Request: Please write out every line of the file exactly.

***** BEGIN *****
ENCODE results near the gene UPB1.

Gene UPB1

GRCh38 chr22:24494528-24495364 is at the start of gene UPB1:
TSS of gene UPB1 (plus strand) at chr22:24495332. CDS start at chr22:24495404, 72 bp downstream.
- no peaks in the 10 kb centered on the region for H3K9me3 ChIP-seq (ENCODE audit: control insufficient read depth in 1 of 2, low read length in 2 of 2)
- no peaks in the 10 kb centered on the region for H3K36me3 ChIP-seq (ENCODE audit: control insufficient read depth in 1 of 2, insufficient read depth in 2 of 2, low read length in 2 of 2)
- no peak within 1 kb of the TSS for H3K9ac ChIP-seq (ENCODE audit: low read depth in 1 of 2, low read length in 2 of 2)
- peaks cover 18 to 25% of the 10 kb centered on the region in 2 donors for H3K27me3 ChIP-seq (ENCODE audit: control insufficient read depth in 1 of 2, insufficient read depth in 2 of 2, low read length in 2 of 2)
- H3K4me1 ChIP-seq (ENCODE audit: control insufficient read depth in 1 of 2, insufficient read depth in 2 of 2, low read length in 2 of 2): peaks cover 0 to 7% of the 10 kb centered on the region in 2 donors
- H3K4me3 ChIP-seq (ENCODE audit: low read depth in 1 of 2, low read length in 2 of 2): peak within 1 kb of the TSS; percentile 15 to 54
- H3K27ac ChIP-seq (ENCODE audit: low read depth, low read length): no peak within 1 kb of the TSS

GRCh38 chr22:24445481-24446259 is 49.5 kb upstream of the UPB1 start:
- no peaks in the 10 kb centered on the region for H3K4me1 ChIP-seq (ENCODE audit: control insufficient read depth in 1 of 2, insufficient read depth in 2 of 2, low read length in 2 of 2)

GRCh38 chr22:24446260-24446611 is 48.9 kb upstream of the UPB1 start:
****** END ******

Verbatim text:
ENCODE results near the gene UPB1.

Gene UPB1

GRCh38 chr22:24494528-24495364 is at the start of gene UPB1:
TSS of gene UPB1 (plus strand) at chr22:24495332. CDS start at chr22:24495404, 72 bp downstream.
- no peaks in the 10 kb centered on the region for H3K9me3 ChIP-seq (ENCODE audit: control insufficient read depth in 1 of 2, low read length in 2 of 2)
- no peaks in the 10 kb centered on the region for H3K36me3 ChIP-seq (ENCODE audit: control insufficient read depth in 1 of 2, insufficient read depth in 2 of 2, low read length in 2 of 2)
- no peak within 1 kb of the TSS for H3K9ac ChIP-seq (ENCODE audit: low read depth in 1 of 2, low read length in 2 of 2)
- peaks cover 18 to 25% of the 10 kb centered on the region in 2 donors for H3K27me3 ChIP-seq (ENCODE audit: control insufficient read depth in 1 of 2, insufficient read depth in 2 of 2, low read length in 2 of 2)
- H3K4me1 ChIP-seq (ENCODE audit: control insufficient read depth in 1 of 2, insufficient read depth in 2 of 2, low read length in 2 of 2): peaks cover 0 to 7% of the 10 kb centered on the region in 2 donors
- H3K4me3 ChIP-seq (ENCODE audit: low read depth in 1 of 2, low read length in 2 of 2): peak within 1 kb of the TSS; percentile 15 to 54
- H3K27ac ChIP-seq (ENCODE audit: low read depth, low read length): no peak within 1 kb of the TSS

GRCh38 chr22:24445481-24446259 is 49.5 kb upstream of the UPB1 start:
- no peaks in the 10 kb centered on the region for H3K4me1 ChIP-seq (ENCODE audit: control insufficient read depth in 1 of 2, insufficient read depth in 2 of 2, low read length in 2 of 2)

GRCh38 chr22:24446260-24446611 is 48.9 kb upstream of the UPB1 start: